Pharmacologic analysis of the postictal immobility syndrome in the rat

Michael S. Myslobodsky, Matti Mintz, Ora Kofman

Research output: Contribution to journalArticlepeer-review

14 Scopus citations

Abstract

Postictal immobility (PI) following chemically (picrotoxin, metrazol) and electrically-induced (maximal electroshock, MES) convulsions has behavioral features close to neuroleptic-type catalepsy. EEG, monitored postictally, showed that catalepsy is accompanied by a variety of EEG patterns. Cataleptic behavior extended beyond the period of "postictal EEG depression". During PI rats had vivid righting and corneal reflexes. Like haloperidol-pretreated rats they were able to maintain uncomfortable postures on the vertical grid or horizontal bar; although signs of rigidity were noticed, the rats would fail to remain self-supporting when placed across metal bookends ("bridge" test). All rats reacted to the tail-pinch immediately when the seizure would halt. However, 10-15 min later when PI was minimal or not detectable, animals became totally unresponsive to pressure applied to the tail ("delayed analgesia"). Examination of VEP recovery after MES showed that the secondary slow negativity and sensory afterdischarge were well developed irrespective of the score of the tail-pinch test. Pharmacological profile of PI suggests that the endogenous opiate system might contribute to this syndrome. Similar to morphine-induced catalepsy/catatonia: (1) PI is insensitive to atropine and scopolamine; (2) neither haloperidol nor alpha-methyl-p-tyrosine was able to potentiate it; (3) PI is reduced by apomorphine, naloxone, and physostigmine. Also, drugs acting via GABA system (γ-vinyl GABA, diazepam, sodium valproate) reduce PI intensity. It is hypothesized that PI system (1) is controlled by GABA carrying fibers and (2) uses neuropeptide with neuroleptic properties.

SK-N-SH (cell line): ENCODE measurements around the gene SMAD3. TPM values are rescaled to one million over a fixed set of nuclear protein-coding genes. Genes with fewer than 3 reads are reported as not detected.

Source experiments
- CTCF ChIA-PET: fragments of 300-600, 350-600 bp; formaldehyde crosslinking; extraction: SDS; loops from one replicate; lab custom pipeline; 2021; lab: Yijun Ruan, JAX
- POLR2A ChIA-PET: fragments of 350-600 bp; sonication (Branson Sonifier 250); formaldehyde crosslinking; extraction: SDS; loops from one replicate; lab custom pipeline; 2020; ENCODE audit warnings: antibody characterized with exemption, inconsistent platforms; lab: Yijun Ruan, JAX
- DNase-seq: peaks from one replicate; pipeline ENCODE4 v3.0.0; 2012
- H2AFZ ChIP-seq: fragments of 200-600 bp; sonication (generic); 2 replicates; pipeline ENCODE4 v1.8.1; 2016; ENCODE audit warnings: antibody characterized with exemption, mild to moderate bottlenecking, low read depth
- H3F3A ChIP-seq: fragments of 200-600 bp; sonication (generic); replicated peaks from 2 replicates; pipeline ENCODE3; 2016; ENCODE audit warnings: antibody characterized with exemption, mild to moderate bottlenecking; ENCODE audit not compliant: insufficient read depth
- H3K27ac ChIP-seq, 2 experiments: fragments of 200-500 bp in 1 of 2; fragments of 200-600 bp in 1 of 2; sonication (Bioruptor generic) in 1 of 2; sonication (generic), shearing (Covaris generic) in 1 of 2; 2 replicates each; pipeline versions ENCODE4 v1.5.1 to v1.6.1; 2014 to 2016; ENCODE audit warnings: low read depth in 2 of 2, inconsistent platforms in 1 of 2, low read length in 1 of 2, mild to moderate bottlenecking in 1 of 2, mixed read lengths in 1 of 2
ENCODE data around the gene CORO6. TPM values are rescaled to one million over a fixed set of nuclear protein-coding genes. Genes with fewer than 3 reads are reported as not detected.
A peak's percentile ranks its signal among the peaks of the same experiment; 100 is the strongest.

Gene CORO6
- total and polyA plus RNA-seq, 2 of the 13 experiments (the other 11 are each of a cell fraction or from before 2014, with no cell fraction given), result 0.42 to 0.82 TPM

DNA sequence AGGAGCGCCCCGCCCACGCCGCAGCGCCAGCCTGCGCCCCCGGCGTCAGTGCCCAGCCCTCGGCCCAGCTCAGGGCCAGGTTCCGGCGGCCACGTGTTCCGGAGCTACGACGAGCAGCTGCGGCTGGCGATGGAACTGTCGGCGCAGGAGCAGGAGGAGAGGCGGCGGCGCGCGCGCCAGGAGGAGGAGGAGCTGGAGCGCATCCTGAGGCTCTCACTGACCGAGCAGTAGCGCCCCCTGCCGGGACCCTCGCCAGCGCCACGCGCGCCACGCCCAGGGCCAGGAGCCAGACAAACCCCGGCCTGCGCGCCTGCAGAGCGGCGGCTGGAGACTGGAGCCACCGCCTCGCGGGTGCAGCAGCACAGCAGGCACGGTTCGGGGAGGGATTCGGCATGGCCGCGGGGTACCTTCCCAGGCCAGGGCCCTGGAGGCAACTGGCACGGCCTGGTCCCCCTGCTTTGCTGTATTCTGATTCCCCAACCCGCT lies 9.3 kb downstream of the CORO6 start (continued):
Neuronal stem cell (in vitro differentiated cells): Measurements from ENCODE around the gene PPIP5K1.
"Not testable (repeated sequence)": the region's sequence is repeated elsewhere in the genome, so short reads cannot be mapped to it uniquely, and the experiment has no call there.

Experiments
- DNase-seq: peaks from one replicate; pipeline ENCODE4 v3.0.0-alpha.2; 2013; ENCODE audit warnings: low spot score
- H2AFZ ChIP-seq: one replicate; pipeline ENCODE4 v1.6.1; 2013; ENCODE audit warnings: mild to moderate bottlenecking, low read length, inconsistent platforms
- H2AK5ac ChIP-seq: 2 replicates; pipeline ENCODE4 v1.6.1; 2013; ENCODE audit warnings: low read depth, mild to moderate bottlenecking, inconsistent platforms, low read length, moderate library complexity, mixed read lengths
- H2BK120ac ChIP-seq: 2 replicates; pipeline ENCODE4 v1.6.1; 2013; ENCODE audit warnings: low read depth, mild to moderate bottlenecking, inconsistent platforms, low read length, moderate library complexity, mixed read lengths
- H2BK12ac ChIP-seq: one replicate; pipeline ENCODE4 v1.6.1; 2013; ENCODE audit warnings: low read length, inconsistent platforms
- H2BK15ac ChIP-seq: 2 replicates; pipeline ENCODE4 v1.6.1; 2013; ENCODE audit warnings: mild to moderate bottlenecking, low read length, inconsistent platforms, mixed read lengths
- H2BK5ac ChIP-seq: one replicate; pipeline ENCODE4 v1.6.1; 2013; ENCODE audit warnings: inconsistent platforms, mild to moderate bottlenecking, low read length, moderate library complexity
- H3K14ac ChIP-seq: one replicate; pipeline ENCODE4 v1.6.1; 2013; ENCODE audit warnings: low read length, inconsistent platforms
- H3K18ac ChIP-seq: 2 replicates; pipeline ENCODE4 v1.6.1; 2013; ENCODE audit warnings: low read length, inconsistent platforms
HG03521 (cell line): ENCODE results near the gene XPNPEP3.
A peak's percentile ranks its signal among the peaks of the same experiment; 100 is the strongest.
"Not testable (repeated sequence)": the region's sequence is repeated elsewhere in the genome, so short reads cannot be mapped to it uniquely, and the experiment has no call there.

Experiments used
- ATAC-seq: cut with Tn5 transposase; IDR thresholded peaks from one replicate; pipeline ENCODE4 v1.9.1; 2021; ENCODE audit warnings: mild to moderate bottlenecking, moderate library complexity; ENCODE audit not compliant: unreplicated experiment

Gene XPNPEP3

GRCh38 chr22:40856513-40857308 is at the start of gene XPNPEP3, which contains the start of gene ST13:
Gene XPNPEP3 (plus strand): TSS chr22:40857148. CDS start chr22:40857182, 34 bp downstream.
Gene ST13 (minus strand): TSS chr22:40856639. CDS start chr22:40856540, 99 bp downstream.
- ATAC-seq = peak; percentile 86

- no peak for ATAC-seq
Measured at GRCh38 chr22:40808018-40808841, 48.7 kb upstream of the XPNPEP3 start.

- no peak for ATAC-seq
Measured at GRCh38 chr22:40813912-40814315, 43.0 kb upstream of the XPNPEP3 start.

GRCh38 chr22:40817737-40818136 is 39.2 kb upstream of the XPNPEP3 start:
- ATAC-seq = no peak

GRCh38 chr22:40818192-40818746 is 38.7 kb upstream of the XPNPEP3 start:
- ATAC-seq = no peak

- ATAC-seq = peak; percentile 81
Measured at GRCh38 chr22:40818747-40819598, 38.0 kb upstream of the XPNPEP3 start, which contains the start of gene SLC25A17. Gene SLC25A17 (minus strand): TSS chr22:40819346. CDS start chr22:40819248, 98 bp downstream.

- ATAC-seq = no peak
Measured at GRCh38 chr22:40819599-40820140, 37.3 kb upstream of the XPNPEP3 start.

Original languageEnglish
Pages (from-to)93-100
Number of pages8
JournalPharmacology Biochemistry and Behavior
Volume15
Issue number1
DOIs
StatePublished - 1 Jan 1981
Externally publishedYes

Keywords

  • Analgesia
  • Catatonia/catalepsy
  • Chemically-induced convulsions
  • EEG depression
  • Maximal electroshock
  • Postictal behavior

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